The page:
These highly-paid professionals are, essentially, gutless astrologers and need to be – what’s the modern equivalent? – humbled.


87 Comments

  1. 1
    LB says:

    http://www.if.org.uk/archives/2031/ons-reveals-full-uk-pension-liabilities

    The results showed the extraordinary sums that Britain has committed to pay its future retirees. In total, the UK is committed to paying £7.1 trillion in pensions to people who are currently either already retired or still in the workforce.

    That’s growing at over 700 bn a year.

    Taxes, all of them 700 bn.

    Hmm you don’t have to be a mystic like Dee to see which way its going to end.

  2. 4
    tn02 says:

    Love the title!

    • 25
      Jan Uittenbroek says:

      Must be great for him now. He must have thought of such headlines when with the Indi and they would never have printed them.

  3. 5
    Bill me says:

    life is bull.
    when.
    put right heel down firmly.
    next hop on to the left foot and ride around the clock tonite.

  4. 7
    Penfold says:

    “” humbled.”””

    No hung, drawn and furcking quartered and then tossed into a Vat of acid.

  5. 8
    dai sartorially says:

    if stephen nickell was tidied up a bit would he make a passable tramp?

  6. 9
    Phwoooar! says:

    Tulisa can sell me coke any time. She is hot.

  7. 10
    JadedJean says:

    Something for those impressed by prizes and experts to take on board:

    “In his speech at the 1974 Nobel Banquet Friedrich Hayek stated that if he had been consulted whether to establish a Nobel Prize in economics he would “have decidedly advised against it” primarily because “the Nobel Prize confers on an individual an authority which in economics no man ought to possess… This does not matter in the natural sciences. Here the influence exercised by an individual is chiefly an influence on his fellow experts; and they will soon cut him down to size if he exceeds his competence. But the influence of the economist that mainly matters is an influence over laymen: politicians, journalists, civil servants and the public generally.”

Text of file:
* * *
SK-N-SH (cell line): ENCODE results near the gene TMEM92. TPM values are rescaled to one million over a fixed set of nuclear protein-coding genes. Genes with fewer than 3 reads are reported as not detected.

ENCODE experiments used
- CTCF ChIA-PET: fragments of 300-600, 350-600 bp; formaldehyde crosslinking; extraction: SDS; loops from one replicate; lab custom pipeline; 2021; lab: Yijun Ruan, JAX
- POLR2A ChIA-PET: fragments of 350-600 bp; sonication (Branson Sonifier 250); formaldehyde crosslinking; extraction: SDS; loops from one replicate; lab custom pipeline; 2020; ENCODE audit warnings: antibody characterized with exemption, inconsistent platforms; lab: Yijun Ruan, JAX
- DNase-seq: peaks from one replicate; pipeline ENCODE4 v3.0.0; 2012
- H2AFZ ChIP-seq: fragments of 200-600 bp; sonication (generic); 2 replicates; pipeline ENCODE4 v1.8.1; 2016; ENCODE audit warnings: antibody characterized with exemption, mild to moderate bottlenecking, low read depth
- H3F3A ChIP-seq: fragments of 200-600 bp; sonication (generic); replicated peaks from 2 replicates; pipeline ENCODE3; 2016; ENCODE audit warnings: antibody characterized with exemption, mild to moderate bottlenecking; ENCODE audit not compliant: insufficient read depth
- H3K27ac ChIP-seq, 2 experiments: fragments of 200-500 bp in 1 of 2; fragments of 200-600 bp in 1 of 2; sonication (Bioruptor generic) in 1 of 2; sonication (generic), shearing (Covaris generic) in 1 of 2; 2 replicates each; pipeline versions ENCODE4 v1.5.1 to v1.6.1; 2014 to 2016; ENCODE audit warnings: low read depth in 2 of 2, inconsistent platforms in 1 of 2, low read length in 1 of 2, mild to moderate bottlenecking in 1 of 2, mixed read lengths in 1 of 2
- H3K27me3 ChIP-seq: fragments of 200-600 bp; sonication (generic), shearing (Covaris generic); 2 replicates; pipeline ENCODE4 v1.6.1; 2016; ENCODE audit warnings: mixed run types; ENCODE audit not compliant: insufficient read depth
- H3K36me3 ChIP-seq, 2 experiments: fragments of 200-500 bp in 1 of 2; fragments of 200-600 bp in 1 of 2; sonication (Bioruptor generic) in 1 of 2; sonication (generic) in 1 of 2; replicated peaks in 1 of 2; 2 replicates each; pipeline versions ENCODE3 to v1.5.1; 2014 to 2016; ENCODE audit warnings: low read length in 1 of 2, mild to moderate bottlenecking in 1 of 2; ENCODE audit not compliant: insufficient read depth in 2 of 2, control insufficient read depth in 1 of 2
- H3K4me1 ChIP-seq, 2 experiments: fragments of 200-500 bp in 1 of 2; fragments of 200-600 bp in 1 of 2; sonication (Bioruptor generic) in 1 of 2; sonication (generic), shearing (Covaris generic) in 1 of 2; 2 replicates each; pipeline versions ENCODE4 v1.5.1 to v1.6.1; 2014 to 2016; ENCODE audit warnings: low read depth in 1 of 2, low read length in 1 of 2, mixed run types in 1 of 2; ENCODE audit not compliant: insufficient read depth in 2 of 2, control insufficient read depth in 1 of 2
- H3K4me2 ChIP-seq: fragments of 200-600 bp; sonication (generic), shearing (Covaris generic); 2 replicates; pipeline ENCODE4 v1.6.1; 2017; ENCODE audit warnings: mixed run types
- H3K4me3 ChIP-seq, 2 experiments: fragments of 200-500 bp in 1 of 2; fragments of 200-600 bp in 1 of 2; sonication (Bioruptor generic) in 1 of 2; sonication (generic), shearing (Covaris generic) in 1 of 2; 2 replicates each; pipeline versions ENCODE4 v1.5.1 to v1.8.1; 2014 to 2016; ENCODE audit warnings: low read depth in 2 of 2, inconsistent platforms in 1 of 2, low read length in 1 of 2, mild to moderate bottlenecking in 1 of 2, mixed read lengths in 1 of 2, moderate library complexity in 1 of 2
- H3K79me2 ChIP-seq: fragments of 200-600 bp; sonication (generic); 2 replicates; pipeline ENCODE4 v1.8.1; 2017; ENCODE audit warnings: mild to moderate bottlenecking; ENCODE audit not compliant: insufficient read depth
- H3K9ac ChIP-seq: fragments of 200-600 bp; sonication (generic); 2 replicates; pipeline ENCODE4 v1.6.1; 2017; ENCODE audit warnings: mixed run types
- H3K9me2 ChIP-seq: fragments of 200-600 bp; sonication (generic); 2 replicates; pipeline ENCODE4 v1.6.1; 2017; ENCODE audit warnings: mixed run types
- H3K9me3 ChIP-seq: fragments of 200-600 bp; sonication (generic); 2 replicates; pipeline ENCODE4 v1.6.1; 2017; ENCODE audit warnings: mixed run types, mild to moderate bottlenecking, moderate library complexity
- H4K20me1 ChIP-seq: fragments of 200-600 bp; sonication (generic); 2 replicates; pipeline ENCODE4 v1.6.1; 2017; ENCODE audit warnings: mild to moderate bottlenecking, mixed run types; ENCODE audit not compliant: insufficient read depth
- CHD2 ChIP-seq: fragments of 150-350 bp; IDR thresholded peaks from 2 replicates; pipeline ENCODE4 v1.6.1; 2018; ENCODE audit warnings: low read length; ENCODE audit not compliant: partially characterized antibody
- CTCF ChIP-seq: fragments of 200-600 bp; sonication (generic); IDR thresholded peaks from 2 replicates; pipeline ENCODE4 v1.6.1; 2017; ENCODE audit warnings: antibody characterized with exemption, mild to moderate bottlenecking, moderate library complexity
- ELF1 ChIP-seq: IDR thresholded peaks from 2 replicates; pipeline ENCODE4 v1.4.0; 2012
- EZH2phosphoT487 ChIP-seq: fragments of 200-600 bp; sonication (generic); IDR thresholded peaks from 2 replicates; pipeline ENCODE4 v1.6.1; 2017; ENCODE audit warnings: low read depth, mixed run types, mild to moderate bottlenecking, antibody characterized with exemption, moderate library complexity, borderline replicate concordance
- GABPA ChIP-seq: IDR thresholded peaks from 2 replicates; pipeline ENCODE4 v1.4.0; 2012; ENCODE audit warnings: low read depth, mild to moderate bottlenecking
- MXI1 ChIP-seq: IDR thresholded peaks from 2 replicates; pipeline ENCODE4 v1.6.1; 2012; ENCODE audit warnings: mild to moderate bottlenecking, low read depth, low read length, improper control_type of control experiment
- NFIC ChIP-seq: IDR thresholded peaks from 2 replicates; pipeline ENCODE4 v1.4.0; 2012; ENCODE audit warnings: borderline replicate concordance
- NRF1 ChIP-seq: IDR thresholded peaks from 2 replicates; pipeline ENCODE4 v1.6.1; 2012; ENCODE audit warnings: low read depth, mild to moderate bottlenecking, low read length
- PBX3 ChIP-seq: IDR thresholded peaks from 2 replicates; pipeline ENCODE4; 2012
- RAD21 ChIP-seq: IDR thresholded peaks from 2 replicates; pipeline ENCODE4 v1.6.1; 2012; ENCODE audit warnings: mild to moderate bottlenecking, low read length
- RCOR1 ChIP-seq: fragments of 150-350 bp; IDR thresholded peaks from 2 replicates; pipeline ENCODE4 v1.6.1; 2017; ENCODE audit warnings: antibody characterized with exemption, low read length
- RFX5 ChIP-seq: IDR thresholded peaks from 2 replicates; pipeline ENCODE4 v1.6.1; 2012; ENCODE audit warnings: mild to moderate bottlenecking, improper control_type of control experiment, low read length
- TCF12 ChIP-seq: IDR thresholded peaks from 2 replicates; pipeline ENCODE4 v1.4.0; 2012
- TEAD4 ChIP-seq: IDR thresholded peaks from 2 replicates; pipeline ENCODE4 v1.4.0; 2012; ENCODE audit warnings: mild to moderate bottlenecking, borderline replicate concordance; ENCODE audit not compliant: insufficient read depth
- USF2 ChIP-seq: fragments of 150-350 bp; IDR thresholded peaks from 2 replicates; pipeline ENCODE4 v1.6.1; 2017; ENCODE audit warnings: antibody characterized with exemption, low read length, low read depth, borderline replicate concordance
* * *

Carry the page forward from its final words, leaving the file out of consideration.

On the Economics “Nobel”

    http://en.wikipedia.org/wiki/Nobel_Memorial_Prize_in_Economic_Sciences#Controversies_and_criticisms

    • 76
      The General Public says:

      Spot on.

      If someone adds magnesium to dilute hydrochloric acid, what happens next isn’t informed by their political leanings, it just happens, every single time. T

      That’s why economics isn’t a “science”. It actually sits somewhere between tarot-reading and horseracing tips.

      • 80
        Just Saying. says:

        Interesting that in the USA the emerging thought gaining acceptance is that the USA $ will lose its status as the world’s currency, and provoke a massive economic change in the US that will make 2008 seem like a summer shower.
        America is borrowing $200 million per hour in all 365 days in the year.
        Its debt and hidden foreign debt (put at $5 trillion off the books) is over $20 trillion, which is larger than the whole of all EU debt.
        The way the USA determines unemployment is also under fire with major economic media stating the real figure is just over 14%. One in seven people in the USA are on food stamps.
        Here we have the BBC et al constantly castigate UK performance and benchmark us against the rapidly being villified Obama administration data.
        Hayek was spot on, and a left wing economist is an oxymoron.